Remarkably, the mechanisms for the generation of crosstalk include two parts. One is the mode crosstalk between the two multiplexing modes along the same direction data transmission, while the other is the bidirectional crosstalk between the downlink and uplink directions. In the experiments, the measured mode crosstalk less than −15.2 dB and bidirectional crosstalk less than −12.7 dB are relatively high. With future improvement, the mode crosstalk could be improved by employing other specialty fiber structures such as high-index ring fiber designed to increase the effective refractive difference among different OAM modes (>10−4)15. The bidirectional crosstalk might come from the reflection on the fiber facet, which could be improved by making an angled fiber facet.
In the experiments, the employed 1.1-km OAM fiber can only support OAM+1 and OAM−1 modes. The main limitations in expanding the system for multi-OAM modes or higher-order OAM modes are specialty fiber structures supporting multi-OAM modes. Fortunately, different kinds of specialty fiber designs have been proposed and even fabricated to support multi-OAM modes with low-level mode crosstalk such as 12 high-order OAM modes in an air core fiber27, 22 modes with 18 OAM ones in a trench-assisted multi-OAM multi-ring fiber17, and 36 OAM modes spanning 9 OAM orders supported in an annular fiber28. In this scenario, one could use these multi-OAM fibers with low-level mode crosstalk to further expand the system for multi-OAM modes or higher-order OAM modes.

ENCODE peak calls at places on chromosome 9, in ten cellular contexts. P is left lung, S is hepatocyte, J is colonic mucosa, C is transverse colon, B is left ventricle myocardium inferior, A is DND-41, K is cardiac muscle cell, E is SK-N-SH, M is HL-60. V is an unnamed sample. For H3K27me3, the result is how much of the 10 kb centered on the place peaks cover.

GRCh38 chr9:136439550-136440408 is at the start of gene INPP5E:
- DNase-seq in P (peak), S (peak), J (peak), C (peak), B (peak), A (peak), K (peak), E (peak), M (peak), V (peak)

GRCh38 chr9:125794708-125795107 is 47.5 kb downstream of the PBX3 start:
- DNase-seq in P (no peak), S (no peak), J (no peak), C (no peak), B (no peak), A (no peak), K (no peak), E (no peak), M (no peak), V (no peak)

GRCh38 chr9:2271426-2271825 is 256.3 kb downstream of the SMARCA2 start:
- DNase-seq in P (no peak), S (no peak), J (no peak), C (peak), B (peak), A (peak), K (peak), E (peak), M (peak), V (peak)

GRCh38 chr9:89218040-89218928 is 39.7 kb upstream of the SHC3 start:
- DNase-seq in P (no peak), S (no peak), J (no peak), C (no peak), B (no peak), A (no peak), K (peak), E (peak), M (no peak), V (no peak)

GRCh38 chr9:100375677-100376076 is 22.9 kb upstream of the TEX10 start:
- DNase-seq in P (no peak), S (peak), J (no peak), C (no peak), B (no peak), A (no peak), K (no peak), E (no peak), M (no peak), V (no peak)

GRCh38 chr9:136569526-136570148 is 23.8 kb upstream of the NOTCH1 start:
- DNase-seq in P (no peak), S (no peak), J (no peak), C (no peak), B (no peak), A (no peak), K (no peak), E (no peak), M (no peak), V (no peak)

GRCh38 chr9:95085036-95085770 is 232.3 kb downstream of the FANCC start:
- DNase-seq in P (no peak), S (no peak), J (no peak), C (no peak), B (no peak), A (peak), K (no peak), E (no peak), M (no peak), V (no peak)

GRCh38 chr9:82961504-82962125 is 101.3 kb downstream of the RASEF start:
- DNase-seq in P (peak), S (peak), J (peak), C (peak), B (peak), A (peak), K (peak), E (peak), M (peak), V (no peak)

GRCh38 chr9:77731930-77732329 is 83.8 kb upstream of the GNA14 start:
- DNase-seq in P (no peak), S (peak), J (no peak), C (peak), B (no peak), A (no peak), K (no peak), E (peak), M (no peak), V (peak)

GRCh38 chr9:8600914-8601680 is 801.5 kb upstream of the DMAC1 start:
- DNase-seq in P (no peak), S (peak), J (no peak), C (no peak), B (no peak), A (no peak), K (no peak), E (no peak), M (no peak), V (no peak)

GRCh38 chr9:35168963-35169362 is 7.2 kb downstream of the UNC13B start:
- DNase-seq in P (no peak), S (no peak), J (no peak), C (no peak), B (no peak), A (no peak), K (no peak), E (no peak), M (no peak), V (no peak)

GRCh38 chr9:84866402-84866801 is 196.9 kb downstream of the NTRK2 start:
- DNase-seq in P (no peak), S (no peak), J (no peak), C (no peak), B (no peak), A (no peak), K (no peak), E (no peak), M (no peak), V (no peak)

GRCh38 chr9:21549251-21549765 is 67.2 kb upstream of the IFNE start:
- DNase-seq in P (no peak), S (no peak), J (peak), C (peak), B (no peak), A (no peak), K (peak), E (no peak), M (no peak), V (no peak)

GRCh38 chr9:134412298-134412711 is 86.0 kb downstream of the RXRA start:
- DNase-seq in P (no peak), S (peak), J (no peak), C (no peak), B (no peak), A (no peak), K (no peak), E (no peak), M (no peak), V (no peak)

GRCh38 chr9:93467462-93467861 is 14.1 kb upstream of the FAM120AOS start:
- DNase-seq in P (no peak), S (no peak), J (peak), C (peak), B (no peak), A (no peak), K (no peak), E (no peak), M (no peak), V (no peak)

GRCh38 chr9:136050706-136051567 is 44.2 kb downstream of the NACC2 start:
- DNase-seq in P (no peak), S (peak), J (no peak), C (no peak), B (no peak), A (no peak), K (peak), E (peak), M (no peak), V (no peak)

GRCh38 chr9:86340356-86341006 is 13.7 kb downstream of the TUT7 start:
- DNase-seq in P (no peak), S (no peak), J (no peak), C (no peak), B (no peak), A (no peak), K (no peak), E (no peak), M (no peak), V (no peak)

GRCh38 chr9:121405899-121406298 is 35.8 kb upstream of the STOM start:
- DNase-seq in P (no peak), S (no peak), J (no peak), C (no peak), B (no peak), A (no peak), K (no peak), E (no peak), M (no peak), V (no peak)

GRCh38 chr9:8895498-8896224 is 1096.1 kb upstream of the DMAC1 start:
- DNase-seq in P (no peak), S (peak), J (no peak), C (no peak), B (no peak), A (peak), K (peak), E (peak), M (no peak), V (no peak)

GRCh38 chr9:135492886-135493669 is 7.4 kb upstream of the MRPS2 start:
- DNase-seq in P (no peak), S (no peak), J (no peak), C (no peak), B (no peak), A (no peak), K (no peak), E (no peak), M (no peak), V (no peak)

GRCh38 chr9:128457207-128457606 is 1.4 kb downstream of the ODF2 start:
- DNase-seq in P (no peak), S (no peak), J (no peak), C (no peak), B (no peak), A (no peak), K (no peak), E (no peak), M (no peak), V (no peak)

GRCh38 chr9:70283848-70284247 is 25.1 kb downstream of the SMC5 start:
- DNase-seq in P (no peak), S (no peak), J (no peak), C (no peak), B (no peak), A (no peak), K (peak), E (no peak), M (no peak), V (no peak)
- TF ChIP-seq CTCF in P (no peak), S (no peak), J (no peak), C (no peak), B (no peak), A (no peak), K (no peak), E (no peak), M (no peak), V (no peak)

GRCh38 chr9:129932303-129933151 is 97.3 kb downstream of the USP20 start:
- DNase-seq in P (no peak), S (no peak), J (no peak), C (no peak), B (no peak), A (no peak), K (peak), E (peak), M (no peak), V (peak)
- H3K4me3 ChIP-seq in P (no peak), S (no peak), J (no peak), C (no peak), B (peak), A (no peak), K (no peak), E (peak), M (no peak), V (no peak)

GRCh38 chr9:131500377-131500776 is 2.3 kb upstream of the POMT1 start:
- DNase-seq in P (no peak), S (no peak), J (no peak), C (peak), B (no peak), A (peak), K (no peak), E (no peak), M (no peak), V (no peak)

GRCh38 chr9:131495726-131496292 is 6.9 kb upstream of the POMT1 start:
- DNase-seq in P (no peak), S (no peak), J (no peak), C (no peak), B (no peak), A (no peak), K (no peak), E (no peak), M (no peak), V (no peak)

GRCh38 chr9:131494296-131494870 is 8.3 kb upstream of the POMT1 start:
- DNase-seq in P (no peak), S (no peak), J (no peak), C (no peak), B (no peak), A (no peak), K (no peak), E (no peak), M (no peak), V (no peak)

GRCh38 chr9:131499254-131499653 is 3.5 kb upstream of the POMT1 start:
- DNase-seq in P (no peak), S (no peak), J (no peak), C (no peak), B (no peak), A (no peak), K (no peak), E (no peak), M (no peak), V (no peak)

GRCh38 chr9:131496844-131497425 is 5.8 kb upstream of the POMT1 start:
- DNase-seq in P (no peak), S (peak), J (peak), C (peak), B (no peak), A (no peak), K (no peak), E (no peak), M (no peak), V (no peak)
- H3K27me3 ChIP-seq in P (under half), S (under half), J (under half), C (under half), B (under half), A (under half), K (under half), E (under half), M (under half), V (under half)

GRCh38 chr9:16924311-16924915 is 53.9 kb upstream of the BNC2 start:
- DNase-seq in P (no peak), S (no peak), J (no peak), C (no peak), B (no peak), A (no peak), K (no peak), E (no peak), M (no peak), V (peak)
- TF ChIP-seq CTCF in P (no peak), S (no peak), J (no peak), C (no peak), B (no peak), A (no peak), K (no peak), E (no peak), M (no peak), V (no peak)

The employed 1.1-km OAM fiber in the experiment supports six eigenmodes in total (, , , , ,). Figure 6(a) shows the refractive index profile of the OAM fiber. The diameters of the fiber core and cladding are 2rcore = 12.7 μm and 2rcladding = 125 μm, respectively. The refractive index of the pure-SiO2 cladding and GeO2-doped core are 1.444 and 1.449 at 1550 nm, respectively. The cross-section view is shown in Fig. 6(b). We further evaluate the mode properties of the OAM fiber, including effective modal index (neff), chromatic dispersion coefficient (Dλ), differential mode delay (DMD) and bandwidth, as shown in Fig. 6(c). It is noted that xOAM+1, xOAM−1, yOAM+1 and yOAM−1 can be obtained by proper linear combinations of TE01, TM01, and .
How to cite this article: Chen, S. et al. Full-duplex bidirectional data transmission link using twisted lights multiplexing over 1.1-km orbital angular momentum fiber. Sci. Rep. 6, 38181; doi: 10.1038/srep38181 (2016).
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This work was supported by the National Basic Research Program of China (973 Program) under grants 2014CB340004 and 2014CB340003, the National Natural Science Foundation of China (NSFC) under grants 11274131, 11574001 and 61222502, the National Program for Support of Top-notch Young Professionals, the Program for New Century Excellent Talents in University under grant NCET-11-0182, the Wuhan Science and Technology Plan Project under grant 2014070404010201, the seed project of Wuhan National Laboratory for Optoelectronics (WNLO), the open program from State Key Laboratory of Advanced Optical Communication Systems and Networks under grant 2016GZKF0JT007, and the open projects foundation of Yangtze Optical Fiber and Cable Joint Stock Limited Company (YOFC) under grant SKLD1504.